“… Saul said to the servant who was with him, ‘Come, let’s go back, or my father will stop thinking about the donkeys and start worrying about us.’” 1 Samuel 9:5 (NIV)
Ever worry about your children? Yes, me too.
When my eldest child, Ethan, was in first grade, he went to a public school with more than 1,000 kids. There were many unknowns to fear. What if he is taught something by his teacher I don’t agree with? What if he has a friend who shows him something inappropriate? What if his little 6-year-old worldview is shaped by pop culture instead of the Bible?
So I joined a weekly prayer group for kids and schools and asked my new friends to pray my son would find a Christian friend at school. The very next day Ethan said, “Guess what, Mom? I met a boy at recess and I asked if he was a Christian. He said, ‘Yes,’ and Mom, he’s in my class!”
While I was worrying at home, God was working at school.
Apparently, I’m in good company. The father of Israel’s first king was also prone to worrying about his son.
The family’s donkeys were lost, so Saul’s dad, Kish, sent him on a mission to find them. Accompanied by a servant, young Saul passed through the mountains of Ephraim and through the lands of Shalisha, Shalim, the Benjamites and finally the land of Zuph.
Far, far away from home, Saul turns to his servant and says, “ … Come, let’s go back, or my father will stop thinking about the donkeys and start worrying about us.”
I doubt Saul’s father was a weak-willed, easily-frightened man. The Bible describes him as a “mighty man of power” (1 Samuel 9:1b, KJV). Yet even the strongest can crumble under worry when it comes to their children.
Maybe Saul’s father wrestled with nagging questions, too. God’s prophet, Samuel, confirmed that Kish was indeed worried and had been asking others if they’d seen Saul (1 Samuel 10:2b, NLT). I imagine any number of questions were floating through his mind: What if my son is lost? What if my son is stuck in a ditch? What if my son has been injured and can’t get back home?
While he was wondering about Saul’s safe return home, God was preparing Saul to become the first king of Israel.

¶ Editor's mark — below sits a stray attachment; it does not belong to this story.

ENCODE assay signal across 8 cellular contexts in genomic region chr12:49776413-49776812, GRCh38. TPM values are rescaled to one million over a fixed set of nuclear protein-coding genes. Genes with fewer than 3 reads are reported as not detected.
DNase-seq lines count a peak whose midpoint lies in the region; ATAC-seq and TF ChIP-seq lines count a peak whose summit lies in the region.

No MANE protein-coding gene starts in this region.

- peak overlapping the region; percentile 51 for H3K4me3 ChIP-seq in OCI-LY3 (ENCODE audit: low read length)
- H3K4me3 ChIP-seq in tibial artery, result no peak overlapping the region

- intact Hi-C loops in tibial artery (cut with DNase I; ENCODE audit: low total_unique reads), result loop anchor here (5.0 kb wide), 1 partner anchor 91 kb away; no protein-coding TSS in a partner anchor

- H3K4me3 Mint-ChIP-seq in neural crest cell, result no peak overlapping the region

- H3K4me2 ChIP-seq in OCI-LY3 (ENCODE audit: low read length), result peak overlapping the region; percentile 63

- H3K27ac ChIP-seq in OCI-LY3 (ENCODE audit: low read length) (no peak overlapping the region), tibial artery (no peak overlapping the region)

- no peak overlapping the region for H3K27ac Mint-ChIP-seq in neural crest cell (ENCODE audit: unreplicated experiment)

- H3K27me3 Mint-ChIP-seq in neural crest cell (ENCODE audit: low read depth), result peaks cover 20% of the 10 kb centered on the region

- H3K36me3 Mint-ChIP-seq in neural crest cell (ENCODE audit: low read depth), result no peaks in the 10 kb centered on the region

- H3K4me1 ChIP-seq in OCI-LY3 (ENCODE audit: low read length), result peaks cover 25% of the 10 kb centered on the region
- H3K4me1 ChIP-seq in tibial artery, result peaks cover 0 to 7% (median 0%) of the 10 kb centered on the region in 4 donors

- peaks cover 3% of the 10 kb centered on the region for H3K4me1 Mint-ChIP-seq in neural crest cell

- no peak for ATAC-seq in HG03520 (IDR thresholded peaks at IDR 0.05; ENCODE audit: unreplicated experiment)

Saul wasn’t lost. He was exactly where God wanted him. The arduous journey to retrieve those pesky donkeys was designed by God to bring Saul to Samuel.
It’s a reminder that instead of worrying about my children and their problems, I should pray for them. And recognize the challenging journeys they face at school — or in life — may be exactly what they need in order to hear God’s voice and receive His direction for their lives.
My son Ethan is now in junior high. Thankfully, he is still friends with that Christian boy God illuminated in first grade.
Just like young Saul left on a mission to retrieve donkeys and then returned as the chosen king of Israel, your child (or a child you care about) is on a personal journey of faith. One filled with unexpected challenges and blessings. Don’t worry along the way; instead pray. Take heart. In the midst of our worries and concerns, we can rest assured God is at work.
Dear Lord, I commit the children in my life to You. Help me not to worry about them, but pray in faith, believing You are at work. I will not be anxious today. I will be patient, waiting on Your answers for their lives. Thank You for working on my behalf. In Jesus’ Name, Amen.
TRUTH FOR TODAY:
Psalm 138:8, “The LORD will perfect that which concerns me; Your mercy, O LORD, endures forever; Do not forsake the works of Your hands.” (NKJV)
Philippians 4:6-7, “Do not be anxious about anything, but in every situation, by prayer and petition, with thanksgiving, present your requests to God. And the peace of God, which transcends all understanding, will guard your hearts and your minds in Christ Jesus.” (NIV)
For more encouragement to turn your mom-worries into prayers, check out Arlene Pellicane’s book, 31 Days to Becoming a Happy Mom.
You can also stop by Arlene’s parenting blog today where you’ll find additional prayers to trade your anxiety for God’s peace.
REFLECT AND RESPOND:
Are you worried about one or more of your children this school year? Tell God all about your cares and then praise Him that He’s working behind the scenes for your child’s good.